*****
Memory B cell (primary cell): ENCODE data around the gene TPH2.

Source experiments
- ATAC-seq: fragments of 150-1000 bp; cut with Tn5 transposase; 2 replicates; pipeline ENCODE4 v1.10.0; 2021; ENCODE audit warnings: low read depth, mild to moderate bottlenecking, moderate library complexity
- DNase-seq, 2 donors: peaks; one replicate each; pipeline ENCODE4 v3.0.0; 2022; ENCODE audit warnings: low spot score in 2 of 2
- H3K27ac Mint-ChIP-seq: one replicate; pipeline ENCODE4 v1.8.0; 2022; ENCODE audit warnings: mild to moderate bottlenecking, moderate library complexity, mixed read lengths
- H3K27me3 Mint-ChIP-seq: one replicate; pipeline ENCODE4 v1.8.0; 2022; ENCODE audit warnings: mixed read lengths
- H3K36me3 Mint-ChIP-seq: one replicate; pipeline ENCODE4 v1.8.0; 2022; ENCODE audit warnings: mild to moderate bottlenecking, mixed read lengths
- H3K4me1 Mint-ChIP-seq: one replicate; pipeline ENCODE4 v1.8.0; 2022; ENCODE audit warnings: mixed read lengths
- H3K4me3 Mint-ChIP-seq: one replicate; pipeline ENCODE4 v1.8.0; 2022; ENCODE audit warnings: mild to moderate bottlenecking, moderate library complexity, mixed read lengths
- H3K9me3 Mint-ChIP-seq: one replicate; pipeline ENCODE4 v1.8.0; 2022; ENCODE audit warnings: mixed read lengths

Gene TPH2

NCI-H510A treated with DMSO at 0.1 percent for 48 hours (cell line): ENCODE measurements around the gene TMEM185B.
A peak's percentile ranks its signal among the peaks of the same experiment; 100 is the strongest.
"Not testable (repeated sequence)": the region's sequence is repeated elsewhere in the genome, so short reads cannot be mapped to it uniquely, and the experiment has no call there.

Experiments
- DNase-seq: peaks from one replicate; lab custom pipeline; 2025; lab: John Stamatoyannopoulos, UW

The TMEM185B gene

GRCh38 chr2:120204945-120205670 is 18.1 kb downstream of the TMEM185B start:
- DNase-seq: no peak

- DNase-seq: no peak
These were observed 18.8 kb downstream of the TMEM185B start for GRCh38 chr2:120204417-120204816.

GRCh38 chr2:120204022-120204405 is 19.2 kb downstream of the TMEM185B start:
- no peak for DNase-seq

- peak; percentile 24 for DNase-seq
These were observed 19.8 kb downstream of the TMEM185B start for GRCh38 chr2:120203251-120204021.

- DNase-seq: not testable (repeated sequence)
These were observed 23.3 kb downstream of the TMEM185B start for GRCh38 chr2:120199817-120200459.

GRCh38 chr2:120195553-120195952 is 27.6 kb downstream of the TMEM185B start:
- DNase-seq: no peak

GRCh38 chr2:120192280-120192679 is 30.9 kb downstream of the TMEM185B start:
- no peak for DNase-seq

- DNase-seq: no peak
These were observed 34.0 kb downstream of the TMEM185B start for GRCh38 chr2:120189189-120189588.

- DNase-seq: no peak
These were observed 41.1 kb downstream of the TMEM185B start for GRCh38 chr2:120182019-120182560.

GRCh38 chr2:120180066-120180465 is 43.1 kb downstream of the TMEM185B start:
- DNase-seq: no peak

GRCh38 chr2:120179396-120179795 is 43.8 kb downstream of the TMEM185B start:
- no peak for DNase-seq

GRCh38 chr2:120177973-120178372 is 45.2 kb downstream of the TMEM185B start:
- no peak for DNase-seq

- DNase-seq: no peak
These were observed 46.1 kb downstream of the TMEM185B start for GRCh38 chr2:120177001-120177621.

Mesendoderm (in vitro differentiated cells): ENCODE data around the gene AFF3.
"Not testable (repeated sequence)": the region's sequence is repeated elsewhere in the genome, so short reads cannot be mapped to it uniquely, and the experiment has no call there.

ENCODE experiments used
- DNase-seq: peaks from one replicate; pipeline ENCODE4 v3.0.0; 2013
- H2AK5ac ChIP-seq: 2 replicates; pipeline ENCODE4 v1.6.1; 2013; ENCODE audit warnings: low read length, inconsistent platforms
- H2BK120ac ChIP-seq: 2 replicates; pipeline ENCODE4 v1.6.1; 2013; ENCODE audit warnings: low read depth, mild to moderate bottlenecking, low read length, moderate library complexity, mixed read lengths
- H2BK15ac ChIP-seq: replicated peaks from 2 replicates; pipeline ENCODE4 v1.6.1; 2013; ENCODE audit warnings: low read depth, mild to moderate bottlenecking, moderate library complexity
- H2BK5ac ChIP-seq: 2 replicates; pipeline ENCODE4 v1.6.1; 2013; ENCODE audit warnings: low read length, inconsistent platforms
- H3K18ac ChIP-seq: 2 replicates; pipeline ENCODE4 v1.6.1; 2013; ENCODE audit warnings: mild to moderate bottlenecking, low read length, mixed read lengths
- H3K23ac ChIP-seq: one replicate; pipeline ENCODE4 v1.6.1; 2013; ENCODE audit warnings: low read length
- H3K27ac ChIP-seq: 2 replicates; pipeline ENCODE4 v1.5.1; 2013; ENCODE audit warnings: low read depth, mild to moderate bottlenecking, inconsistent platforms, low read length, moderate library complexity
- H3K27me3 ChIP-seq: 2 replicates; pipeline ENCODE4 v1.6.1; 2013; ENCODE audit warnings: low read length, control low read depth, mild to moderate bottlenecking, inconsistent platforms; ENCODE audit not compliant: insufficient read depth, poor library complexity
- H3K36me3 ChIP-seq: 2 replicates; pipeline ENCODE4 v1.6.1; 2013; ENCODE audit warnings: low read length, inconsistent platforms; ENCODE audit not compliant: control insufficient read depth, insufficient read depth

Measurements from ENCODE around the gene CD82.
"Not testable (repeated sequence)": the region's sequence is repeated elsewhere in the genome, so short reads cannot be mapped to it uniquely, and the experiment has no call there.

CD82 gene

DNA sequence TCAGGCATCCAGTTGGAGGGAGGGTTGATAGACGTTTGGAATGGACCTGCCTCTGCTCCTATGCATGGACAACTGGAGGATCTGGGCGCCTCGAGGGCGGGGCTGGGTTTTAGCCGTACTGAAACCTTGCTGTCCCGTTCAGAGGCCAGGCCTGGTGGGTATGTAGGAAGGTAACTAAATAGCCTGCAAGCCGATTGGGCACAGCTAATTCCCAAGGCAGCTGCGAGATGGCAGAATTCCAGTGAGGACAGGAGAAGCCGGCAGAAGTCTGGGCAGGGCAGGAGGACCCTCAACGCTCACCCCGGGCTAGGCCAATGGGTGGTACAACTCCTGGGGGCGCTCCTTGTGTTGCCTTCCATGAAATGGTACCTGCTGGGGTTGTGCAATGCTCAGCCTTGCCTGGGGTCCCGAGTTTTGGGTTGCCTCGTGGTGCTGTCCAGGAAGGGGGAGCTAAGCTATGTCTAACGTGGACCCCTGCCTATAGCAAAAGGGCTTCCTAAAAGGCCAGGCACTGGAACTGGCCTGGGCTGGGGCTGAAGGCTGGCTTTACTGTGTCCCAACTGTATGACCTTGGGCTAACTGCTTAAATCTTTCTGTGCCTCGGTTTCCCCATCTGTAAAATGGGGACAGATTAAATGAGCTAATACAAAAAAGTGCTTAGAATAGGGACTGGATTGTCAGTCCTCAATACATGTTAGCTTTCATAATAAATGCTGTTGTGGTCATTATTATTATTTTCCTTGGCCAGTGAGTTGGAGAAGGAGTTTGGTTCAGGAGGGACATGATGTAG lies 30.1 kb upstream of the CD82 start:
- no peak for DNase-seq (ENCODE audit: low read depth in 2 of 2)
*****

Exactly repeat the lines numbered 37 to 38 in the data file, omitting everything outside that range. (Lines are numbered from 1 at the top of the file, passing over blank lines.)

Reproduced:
- DNase-seq: no peak

GRCh38 chr2:120179396-120179795 is 43.8 kb downstream of the TMEM185B start: